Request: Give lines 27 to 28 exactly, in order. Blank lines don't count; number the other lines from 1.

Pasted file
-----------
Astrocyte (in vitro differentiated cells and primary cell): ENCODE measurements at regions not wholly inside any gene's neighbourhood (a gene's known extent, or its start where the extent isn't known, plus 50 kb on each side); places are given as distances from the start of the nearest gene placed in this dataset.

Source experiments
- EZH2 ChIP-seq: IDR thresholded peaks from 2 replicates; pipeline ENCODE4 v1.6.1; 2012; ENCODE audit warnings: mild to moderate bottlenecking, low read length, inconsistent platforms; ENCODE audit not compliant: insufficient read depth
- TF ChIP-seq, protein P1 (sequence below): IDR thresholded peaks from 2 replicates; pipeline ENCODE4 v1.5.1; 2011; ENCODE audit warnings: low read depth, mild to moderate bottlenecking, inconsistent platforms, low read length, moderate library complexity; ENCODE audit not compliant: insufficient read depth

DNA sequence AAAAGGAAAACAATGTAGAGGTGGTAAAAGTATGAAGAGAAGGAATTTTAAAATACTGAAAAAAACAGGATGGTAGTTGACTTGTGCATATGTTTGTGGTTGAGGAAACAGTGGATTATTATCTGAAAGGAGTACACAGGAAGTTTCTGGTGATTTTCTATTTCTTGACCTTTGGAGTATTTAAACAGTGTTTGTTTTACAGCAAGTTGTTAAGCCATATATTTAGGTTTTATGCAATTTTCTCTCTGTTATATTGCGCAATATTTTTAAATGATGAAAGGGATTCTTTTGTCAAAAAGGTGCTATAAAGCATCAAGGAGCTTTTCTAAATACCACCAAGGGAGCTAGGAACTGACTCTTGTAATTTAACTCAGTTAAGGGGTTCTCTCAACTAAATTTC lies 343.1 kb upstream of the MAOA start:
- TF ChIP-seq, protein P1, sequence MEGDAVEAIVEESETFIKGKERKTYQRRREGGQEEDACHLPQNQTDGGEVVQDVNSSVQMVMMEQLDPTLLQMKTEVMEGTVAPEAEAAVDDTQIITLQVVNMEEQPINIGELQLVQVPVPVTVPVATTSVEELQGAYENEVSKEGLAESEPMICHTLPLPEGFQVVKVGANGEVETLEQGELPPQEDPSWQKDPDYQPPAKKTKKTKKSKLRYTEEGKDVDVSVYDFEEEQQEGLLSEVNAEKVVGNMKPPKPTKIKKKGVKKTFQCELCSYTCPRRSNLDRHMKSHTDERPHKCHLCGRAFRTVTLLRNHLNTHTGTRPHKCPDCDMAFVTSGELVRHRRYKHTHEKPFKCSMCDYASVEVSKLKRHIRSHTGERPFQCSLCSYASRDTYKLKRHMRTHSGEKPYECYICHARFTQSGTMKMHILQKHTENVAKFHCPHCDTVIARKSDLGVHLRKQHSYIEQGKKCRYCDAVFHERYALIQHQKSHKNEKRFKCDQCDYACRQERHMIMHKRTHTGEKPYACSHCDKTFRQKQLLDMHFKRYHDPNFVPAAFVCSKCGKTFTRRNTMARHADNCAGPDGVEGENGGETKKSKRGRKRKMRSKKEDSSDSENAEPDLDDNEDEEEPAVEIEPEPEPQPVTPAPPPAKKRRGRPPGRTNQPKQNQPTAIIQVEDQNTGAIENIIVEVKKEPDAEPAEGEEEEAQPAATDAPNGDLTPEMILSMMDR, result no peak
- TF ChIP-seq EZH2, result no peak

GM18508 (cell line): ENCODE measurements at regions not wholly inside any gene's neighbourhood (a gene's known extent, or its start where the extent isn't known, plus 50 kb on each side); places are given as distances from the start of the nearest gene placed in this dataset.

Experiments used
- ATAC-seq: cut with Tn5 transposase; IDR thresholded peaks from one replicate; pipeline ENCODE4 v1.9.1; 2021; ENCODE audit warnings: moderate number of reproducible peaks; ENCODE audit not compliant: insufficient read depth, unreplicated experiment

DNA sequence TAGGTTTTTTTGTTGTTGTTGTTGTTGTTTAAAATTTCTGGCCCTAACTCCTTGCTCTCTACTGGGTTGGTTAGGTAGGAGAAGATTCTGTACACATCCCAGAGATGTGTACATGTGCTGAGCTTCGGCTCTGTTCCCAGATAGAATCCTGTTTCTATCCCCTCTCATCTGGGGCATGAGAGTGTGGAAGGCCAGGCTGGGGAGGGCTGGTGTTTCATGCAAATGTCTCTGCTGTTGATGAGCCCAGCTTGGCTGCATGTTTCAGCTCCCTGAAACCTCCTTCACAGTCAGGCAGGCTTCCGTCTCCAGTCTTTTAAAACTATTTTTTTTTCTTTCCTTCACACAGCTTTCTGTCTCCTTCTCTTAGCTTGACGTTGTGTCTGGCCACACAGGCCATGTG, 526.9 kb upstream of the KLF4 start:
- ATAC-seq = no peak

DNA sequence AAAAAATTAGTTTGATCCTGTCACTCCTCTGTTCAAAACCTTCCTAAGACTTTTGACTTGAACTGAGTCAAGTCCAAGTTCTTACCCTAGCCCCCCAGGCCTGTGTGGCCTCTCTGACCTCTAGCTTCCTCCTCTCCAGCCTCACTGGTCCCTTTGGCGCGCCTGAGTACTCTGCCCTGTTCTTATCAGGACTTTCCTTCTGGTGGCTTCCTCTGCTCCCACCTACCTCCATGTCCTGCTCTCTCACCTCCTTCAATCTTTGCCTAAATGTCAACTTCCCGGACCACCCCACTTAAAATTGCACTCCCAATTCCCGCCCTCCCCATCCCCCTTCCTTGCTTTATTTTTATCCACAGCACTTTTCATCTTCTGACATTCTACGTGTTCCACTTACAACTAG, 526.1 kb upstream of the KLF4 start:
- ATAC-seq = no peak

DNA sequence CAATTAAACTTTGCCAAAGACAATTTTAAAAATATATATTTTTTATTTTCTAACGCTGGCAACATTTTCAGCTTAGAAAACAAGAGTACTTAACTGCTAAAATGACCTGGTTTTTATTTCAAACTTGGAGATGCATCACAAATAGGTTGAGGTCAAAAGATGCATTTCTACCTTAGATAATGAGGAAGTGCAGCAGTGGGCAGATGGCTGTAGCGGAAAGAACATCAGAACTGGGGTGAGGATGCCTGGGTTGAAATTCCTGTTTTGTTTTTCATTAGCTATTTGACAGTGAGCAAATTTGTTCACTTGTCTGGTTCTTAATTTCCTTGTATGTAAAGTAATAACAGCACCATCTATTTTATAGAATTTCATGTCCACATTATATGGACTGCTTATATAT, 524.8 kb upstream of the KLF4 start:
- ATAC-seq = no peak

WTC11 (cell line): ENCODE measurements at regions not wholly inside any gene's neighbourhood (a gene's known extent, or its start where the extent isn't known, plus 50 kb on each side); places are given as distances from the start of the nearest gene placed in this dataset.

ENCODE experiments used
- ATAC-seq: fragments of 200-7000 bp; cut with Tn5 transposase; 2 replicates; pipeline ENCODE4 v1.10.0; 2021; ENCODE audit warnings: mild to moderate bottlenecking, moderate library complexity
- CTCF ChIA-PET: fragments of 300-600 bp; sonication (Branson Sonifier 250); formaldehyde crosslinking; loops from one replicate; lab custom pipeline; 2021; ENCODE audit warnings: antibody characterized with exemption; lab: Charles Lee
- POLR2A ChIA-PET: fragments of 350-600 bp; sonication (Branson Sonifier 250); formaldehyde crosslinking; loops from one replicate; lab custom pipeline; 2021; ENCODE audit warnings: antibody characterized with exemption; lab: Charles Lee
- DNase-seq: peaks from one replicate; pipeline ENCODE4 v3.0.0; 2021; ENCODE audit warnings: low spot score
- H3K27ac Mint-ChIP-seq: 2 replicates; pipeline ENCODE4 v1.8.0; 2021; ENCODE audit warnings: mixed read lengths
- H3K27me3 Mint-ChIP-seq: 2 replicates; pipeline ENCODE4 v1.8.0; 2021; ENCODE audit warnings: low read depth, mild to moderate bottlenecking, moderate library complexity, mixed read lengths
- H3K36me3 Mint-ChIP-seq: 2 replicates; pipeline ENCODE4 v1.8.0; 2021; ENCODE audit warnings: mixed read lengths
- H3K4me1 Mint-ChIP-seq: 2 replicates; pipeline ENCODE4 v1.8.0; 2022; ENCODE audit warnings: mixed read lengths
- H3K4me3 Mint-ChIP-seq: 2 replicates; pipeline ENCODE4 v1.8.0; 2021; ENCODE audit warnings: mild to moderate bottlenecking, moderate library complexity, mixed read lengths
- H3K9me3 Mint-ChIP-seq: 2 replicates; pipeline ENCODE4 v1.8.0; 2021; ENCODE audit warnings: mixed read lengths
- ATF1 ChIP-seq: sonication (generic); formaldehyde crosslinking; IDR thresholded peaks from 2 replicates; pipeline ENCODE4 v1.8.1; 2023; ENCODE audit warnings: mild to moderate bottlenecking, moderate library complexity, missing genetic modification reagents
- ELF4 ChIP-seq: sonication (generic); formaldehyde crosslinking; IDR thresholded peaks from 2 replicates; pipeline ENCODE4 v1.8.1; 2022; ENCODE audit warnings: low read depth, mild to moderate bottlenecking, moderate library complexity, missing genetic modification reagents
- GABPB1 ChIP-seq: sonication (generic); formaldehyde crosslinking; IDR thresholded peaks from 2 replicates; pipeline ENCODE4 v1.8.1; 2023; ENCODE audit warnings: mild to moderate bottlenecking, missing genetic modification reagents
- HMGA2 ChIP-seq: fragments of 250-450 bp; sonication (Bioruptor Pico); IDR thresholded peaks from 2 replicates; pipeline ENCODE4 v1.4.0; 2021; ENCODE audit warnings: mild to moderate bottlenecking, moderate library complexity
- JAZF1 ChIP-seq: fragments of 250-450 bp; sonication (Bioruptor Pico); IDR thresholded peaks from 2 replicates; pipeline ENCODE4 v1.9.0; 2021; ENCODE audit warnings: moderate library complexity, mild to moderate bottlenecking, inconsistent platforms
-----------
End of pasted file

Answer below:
- H3K4me3 Mint-ChIP-seq: 2 replicates; pipeline ENCODE4 v1.8.0; 2021; ENCODE audit warnings: mild to moderate bottlenecking, moderate library complexity, mixed read lengths
- H3K9me3 Mint-ChIP-seq: 2 replicates; pipeline ENCODE4 v1.8.0; 2021; ENCODE audit warnings: mixed read lengths